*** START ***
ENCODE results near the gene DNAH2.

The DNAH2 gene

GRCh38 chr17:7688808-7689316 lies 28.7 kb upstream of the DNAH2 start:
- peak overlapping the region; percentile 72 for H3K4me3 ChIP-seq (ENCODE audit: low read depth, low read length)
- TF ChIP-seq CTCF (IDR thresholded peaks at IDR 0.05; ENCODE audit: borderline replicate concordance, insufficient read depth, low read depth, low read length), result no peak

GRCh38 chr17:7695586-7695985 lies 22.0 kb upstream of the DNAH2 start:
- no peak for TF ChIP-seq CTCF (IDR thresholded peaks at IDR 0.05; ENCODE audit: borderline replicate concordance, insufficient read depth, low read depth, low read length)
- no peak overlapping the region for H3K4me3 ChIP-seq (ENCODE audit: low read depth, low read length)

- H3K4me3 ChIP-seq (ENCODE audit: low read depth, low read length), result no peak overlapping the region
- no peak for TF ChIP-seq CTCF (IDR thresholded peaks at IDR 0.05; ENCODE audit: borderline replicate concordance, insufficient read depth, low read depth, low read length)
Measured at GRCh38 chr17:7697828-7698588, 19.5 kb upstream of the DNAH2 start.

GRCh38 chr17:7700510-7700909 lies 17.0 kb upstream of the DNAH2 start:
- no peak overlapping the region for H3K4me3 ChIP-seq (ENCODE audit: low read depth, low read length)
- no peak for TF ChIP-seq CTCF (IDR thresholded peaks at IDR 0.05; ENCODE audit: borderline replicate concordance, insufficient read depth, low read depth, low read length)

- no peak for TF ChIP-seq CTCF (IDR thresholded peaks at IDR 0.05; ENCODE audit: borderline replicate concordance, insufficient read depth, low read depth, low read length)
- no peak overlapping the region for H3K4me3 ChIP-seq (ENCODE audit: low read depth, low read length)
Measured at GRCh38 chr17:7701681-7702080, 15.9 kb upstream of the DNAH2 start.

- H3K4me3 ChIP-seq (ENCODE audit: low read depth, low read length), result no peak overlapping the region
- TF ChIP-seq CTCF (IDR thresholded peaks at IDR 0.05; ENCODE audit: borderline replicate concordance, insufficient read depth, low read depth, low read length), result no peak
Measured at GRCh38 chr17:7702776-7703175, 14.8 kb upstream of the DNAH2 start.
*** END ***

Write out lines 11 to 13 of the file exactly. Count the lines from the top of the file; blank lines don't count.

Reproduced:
Measured at GRCh38 chr17:7697828-7698588, 19.5 kb upstream of the DNAH2 start.

GRCh38 chr17:7700510-7700909 lies 17.0 kb upstream of the DNAH2 start:
- no peak overlapping the region for H3K4me3 ChIP-seq (ENCODE audit: low read depth, low read length)